[OPINION] Rodrigo Roa Duterte, best ‘tibak’

Justin Umali
[OPINION] Rodrigo Roa Duterte, best ‘tibak’
If necessity is the mother of invention, then the necessity of opposing Duterte invented an entire generation of activists

We live in strange times.

As we round off 3 years into a Duterte presidency, it seems that a week doesn’t go by where something isn’t happening. A Chinese boat sinks 22 fishermen. Eleven activists are arrested in Kawit on trumped up charges. Mindoro is a blazing hell-scape. Two human rights workers are shot dead in Sorsogon. One farmer is killed in Bukidnon. Another organizer is shot on his way to work in Naga. And that’s just June. Not to mention the stories that aren’t told – the killings, the petty thefts, the big crimes on small people.

One can’t help but look back to the beginning and wonder what happened. What happened to the unconventional tough-talking mayor who promised paradise to the Filipino people? Looking at how the Duterte playbook eventually wrote itself, full of extra-judicial killings, Marcos idolatry, blind subservience to foreign powers, and so on, it’s clear what Duterte’s true colors are: Chinese Red, American Blue, and Marcos Black.

Summing up Duterte’s past 3 years lets us paint a picture of overt tyranny and burgeoning dictatorship. When we wade past the fake news and state propaganda, the facts start to emerge: More people dead due to tokhang than in Martial Law, cronies and criminals in government positions, and “friends” who abuse our citizens and take our land.

But what we shouldn’t forget is that Duterte isn’t unique. Every single president since 1946 has pulled tricks from the same bag: It doesn’t matter if it’s Osmeña’s disallowing opposition congressmen to take office to ensure the Bell Trade Act gets passed, or Garcia’s fascist Anti-Subversion laws, or Cory’s giving farmers bullets in Mendiola, or Arroyo’s calls to Garci, or Noynoy’s neoliberal economic policy. Duterte, in his 3 years, is at once a throwback and a violent reminder that things haven’t truly changed.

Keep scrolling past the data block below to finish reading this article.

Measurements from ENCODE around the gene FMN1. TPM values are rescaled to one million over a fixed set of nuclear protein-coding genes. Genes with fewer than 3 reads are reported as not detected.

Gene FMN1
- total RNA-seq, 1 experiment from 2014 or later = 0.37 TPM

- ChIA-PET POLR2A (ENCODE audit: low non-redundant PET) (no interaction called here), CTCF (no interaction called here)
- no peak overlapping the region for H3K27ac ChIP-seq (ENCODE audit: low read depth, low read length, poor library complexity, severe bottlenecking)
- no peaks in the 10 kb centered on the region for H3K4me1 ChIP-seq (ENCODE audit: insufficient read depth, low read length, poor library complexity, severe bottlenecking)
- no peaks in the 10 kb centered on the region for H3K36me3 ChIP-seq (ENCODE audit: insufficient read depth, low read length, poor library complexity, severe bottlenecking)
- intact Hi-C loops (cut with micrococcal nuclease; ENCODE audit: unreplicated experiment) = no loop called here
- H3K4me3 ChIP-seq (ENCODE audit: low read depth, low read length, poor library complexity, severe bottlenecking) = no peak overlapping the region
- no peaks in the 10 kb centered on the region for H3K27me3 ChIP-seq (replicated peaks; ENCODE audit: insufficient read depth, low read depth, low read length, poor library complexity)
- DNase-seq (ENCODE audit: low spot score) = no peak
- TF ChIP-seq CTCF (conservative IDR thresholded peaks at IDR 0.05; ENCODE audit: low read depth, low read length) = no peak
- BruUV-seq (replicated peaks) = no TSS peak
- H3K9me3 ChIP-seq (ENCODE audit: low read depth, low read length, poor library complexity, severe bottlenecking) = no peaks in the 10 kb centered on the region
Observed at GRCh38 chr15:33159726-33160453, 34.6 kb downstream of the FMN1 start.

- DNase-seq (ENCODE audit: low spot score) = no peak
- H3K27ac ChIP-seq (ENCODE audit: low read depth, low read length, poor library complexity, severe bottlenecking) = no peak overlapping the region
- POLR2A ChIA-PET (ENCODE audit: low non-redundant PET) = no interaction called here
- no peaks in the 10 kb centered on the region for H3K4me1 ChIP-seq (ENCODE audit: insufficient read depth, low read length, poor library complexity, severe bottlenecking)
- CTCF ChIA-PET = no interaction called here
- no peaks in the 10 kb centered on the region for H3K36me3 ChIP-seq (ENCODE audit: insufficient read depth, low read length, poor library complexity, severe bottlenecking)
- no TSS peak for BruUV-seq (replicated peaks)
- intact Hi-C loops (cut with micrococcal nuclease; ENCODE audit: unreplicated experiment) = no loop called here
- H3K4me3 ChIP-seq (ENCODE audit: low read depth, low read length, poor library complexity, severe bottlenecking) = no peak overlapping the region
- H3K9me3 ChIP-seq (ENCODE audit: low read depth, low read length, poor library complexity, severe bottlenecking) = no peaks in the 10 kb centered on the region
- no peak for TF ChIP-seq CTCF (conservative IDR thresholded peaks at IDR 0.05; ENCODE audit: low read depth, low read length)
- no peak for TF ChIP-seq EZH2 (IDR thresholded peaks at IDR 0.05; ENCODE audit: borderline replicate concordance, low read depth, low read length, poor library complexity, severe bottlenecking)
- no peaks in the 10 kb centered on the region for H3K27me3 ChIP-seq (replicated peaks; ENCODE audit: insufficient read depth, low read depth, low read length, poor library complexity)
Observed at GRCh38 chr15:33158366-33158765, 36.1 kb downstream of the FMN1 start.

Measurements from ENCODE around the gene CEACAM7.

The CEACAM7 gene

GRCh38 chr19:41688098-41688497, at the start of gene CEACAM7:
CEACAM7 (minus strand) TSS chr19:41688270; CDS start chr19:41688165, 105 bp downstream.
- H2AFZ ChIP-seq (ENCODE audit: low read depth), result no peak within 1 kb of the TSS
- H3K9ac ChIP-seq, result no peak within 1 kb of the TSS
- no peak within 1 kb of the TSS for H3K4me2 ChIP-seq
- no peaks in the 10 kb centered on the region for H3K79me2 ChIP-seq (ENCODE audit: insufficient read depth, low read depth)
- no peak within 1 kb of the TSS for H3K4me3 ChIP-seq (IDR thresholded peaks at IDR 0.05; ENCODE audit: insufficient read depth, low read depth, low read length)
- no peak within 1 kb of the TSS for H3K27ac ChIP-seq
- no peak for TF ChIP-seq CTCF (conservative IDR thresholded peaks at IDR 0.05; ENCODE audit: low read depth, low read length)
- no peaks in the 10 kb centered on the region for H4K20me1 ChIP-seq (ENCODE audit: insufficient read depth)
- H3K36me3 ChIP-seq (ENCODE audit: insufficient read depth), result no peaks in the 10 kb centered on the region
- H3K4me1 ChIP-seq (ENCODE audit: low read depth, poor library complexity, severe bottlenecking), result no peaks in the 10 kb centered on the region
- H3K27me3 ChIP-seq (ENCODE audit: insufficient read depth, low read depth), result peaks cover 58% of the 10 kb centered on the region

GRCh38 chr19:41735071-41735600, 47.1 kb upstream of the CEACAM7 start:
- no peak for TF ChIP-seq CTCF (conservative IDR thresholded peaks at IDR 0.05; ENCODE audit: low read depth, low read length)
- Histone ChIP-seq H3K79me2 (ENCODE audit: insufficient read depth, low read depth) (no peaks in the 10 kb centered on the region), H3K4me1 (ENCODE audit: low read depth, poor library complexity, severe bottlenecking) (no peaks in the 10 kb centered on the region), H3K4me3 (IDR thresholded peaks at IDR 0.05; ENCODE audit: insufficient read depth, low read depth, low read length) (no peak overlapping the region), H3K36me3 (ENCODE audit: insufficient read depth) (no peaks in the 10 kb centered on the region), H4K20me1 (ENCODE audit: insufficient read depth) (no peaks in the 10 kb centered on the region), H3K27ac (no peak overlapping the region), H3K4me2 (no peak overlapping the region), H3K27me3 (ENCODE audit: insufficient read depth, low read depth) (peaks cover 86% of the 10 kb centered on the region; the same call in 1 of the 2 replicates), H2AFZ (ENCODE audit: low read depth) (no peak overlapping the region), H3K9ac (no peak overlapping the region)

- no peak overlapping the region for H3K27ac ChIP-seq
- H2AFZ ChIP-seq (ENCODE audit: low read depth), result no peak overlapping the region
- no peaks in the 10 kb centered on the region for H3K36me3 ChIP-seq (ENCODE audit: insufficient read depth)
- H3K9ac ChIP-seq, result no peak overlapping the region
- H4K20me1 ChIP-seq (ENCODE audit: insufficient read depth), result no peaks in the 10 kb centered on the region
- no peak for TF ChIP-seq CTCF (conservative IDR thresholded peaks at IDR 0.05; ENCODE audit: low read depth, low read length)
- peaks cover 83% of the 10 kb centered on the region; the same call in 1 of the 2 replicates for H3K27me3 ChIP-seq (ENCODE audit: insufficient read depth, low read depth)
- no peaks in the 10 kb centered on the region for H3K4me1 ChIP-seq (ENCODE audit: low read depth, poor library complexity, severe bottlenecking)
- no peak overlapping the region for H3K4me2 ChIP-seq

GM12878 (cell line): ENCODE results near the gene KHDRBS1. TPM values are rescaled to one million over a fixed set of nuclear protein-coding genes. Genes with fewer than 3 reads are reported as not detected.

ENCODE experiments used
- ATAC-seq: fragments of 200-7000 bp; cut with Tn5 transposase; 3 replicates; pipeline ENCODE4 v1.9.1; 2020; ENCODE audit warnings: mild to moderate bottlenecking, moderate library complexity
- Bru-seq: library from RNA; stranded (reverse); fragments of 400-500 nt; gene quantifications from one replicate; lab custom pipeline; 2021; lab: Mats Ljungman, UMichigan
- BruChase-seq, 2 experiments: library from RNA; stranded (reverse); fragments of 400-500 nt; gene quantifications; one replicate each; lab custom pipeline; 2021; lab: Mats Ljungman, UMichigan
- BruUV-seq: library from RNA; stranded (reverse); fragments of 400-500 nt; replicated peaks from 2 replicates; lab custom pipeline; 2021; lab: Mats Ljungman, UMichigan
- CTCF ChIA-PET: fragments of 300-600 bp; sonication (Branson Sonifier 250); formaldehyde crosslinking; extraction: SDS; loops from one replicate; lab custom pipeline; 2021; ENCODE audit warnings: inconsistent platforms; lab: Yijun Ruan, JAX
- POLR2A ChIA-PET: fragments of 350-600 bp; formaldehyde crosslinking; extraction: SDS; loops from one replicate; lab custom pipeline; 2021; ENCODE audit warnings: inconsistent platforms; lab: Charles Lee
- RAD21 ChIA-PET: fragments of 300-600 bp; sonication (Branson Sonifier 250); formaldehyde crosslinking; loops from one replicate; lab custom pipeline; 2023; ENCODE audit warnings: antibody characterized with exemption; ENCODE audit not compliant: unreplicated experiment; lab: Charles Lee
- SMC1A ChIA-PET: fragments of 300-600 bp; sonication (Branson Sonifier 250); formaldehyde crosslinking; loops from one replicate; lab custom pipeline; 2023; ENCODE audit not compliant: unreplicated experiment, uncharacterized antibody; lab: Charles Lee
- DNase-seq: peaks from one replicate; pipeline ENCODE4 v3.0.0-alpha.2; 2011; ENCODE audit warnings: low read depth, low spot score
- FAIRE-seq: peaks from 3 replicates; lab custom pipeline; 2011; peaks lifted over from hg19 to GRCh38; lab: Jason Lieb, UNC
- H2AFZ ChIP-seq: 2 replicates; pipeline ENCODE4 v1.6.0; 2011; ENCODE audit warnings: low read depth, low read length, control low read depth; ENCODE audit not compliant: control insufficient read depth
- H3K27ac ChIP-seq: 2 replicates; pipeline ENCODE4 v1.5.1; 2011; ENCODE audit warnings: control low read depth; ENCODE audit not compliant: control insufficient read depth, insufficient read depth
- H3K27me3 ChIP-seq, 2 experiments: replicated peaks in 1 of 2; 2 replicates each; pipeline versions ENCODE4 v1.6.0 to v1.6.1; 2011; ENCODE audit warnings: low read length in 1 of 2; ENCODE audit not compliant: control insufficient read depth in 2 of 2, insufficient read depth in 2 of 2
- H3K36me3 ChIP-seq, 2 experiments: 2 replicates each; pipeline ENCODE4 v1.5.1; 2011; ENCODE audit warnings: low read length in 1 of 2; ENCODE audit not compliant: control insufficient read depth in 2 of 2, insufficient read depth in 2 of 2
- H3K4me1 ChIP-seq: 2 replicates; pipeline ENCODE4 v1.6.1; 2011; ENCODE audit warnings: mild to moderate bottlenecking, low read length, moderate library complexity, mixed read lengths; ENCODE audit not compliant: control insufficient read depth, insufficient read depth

And that’s the thing. The person behind the wheel changes every few years, but the wheels keep turning. A week doesn’t go by where somebody doesn’t fight back. There are weekly protests in Manila and in other urban centers. Simultaneous indignation rallies are held the day after the 2019 midyear elections. Workers go on strike to fight for their rights. Farmers participate in the bungkalan farming-protests. Not to mention the stories that aren’t told – students asserting their rights, workers forming unions, farmers taking their land back.

The administration’s actions in the past 3 years are a concentrated form of the fundamental problems of Philippine society. Duterte’s foreign and economic policy only served to strengthen foreign control of key industries while maintaining our import-dependent export-oriented orientation. Land, the most important thing for an agricultural country, is still in the hands of a select few. The overtures to federalism only threaten to further ensure government remains the government of the few. In 3 years, Duterte has managed to weave these things to create a tapestry of exploitation and violence.

And it is in this travesty of a tapestry where we find ourselves today. Time and again, Philippine history has proven to us that, when oppressed, the Filipino fights back. From Andres Bonifacio to Lean Alejandro, to the thousand names in between, and the thousand more since – all of them have fought against a powerful few and the system they created for the freedom of the many. The inevitable conflict between the subjugated mass and the ruling elite necessitates the formation of people who will fight back. It was the Katipunan during the Spanish Era. It was Kabataang Makabayan during the storm of 1970. And it is the activists who take to the streets today.

Duterte may have done his best to shroud the nation in darkness, but he also did his best to plant the seeds of renewed action. In the end, activism stems from a need to change society. People choose the path of resistance; the rallies, the mass work, the constant threats, not because it is glamorous but because it is just. Duterte’s administration, in 3 years, created a society that demands change. It’s a field of grass in the summer heat, and Duterte is lighting the spark that starts the prairie fire, over and over again.

Duterte has managed to impart two legacies in his 3 years of office. The first is to weave a tapestry of violence and tyranny threatening to envelop our nation in darkness. The second is to arouse, organize, and mobilize an entire generation of new activists who will break the cloth and let the sun shine through. – Rappler.com

Justin Umali is a writer and an activist from Laguna. He is a regular contributor for Esquire Philippines, and currently President of Kabataan Partylist Laguna.

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